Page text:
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Saturday, February 27, 2010

Catching Up With Harry

For the first four films in the Harry Potter series, I dutifully attended them at the theater, reading the book beforehand. After the fourth, though, I got a little disenchanted. I loved the books, but I was so busy reading other things that they became less of a priority, and the films were starting to become a chore to sit through. Therefore the most recent two of the series, films five and six, were unseen by me until I watched them on consecutive nights. The results were decidedly mixed.

Harry Potter and the Order of the Phoenix is the worst of the series. It works on almost no level. The entire film is a dry condemnation of mid-level bureaucrats and the manipulation of facts by the media--it could be shown to wild applause at a Tea Party convention. Harry spends most of his time suffering from a persecution complex, and the supporting cast--namely Hermione and Ron--are given little to do. The showdown at the end between the re-emerging Voldemort and Dumbledore failed to get my blood pumping--it's just two guys pointing wands at each other.

So how surprised was I the next night when the sixth film, Harry Potter and the Half-Blood Prince, had me enthralled, and is easily the best of the lot? Both films were directed by David Yates, but for Half-Blood Prince he seems to have been inspired, as the film is beautiful to behold (with gorgeous Oscar-nominated cinematography by Bruno Delbonnel) and framed exquisitely. This film is sort of the equivalent of The Empire Strikes Back was in the Star Wars series--a dark, shadowy, brooding contemplation of the duality of good and evil. After watching it I can't wait for the final film.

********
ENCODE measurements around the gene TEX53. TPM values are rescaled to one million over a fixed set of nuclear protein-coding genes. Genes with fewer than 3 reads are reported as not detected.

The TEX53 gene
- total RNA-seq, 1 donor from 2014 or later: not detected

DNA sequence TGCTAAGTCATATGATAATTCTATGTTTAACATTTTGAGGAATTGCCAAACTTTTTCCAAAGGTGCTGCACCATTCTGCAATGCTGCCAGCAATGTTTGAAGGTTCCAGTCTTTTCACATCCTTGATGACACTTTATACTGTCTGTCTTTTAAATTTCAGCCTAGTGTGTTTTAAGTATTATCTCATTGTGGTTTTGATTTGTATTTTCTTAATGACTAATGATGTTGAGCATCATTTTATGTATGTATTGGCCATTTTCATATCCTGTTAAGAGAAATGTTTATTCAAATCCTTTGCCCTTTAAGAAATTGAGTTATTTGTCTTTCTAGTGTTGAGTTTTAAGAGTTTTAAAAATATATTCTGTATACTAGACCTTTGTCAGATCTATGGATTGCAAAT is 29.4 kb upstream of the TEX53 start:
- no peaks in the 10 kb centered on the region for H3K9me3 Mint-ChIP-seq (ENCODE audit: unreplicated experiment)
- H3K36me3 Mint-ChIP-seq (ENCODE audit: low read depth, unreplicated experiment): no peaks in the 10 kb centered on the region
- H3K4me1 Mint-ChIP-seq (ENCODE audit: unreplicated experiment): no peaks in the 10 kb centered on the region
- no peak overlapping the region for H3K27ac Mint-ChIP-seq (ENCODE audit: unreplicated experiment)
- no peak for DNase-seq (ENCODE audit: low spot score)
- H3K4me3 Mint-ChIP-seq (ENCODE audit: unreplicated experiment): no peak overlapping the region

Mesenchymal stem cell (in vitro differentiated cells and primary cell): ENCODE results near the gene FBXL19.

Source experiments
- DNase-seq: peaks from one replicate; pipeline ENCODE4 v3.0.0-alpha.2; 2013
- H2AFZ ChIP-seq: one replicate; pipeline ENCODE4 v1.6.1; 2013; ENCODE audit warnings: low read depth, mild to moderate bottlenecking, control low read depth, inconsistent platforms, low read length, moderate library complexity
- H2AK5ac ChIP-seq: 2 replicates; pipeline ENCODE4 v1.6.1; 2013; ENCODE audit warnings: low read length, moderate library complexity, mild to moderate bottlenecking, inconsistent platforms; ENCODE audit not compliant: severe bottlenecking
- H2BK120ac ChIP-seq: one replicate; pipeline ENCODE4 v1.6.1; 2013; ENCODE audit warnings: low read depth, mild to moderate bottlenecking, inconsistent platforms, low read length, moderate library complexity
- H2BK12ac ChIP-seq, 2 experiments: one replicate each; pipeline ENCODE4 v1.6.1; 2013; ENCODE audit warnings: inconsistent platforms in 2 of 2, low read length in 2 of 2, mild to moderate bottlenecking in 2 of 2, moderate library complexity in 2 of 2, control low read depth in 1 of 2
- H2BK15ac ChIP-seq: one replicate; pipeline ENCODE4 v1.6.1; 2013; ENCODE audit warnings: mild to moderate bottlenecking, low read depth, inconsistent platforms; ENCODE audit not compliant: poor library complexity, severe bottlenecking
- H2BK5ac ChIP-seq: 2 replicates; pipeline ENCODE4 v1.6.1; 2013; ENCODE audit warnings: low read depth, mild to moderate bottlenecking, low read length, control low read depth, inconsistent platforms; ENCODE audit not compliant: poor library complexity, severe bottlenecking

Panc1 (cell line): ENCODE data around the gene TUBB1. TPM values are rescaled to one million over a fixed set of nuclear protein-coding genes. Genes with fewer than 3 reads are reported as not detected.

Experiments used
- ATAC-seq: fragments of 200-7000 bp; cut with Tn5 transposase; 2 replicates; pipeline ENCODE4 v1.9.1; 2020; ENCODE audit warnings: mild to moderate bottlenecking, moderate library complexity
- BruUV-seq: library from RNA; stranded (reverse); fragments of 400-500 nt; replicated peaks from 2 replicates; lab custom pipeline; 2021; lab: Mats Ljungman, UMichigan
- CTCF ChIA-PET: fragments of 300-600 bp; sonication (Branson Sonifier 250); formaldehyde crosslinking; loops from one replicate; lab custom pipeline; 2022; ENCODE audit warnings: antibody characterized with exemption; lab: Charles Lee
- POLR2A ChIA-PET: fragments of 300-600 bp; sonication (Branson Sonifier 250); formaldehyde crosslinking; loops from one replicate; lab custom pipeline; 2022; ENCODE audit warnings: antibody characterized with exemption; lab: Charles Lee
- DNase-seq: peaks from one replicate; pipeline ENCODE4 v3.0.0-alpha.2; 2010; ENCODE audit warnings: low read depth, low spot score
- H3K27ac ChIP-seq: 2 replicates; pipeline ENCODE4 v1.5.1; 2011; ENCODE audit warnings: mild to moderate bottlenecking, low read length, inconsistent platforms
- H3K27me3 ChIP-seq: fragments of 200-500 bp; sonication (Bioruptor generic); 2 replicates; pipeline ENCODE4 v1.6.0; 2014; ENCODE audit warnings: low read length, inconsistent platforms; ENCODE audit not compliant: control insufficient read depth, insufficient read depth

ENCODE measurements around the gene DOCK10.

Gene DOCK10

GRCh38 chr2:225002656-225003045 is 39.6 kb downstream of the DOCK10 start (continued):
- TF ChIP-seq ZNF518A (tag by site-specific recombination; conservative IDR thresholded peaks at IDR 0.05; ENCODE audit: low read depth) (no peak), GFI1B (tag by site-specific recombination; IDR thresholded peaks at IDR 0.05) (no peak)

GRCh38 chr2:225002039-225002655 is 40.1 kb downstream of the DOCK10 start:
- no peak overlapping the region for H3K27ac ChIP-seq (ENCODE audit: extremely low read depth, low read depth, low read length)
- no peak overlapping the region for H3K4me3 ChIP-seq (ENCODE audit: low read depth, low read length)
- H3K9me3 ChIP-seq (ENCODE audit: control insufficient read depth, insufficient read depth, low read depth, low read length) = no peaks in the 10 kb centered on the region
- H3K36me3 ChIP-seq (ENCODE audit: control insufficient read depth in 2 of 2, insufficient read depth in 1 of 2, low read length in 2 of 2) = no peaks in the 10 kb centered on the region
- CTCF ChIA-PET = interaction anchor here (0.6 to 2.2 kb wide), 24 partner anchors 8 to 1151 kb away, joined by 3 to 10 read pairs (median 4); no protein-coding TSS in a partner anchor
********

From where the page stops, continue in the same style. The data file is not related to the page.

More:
I have not read either of the books that go with these films, so I'm sure there's lots left out. But the screenwriter for Half-Blood, Steve Kloves, has done a great job in making these characters seem like real people, even if they are wizards. When he had Dumbledore, early on, asking to use the loo, I was hooked. The sub-plots involving Hermione and Ron, which were left out of Phoenix, are richly developed here (though I could do without any more quidditch matches). And the best part of this series is shaping up to be the character arc of Professor Snape. I still don't know whether he's a double- or triple-agent, and it's a testimony to Alan Rickman that I'm so intrigued by his character. He's just one of many terrific British character actors who have been showcased through the years by these films.

I'm also intrigued by Luna Lovegood, played by Evanna Lynch, who won a talent search to win the role. Her portrayal of this dotty young witch, who shows up in a lion costume without explanation, is a pleasure to watch. I have no idea what role she will play in how everything turns out in the last film, but she's still fun anyway.

As for Harry, he's still the least interesting part of the whole enterprise. Much of the worst dialogue of the series belongs to him, and his act of refusing help gets tired. I see that he seems to be stuck on Ginny Weasly, but the film makes no mention of why poor Cho Chang got thrown over. Oh, the fickle behavior of teenagers!

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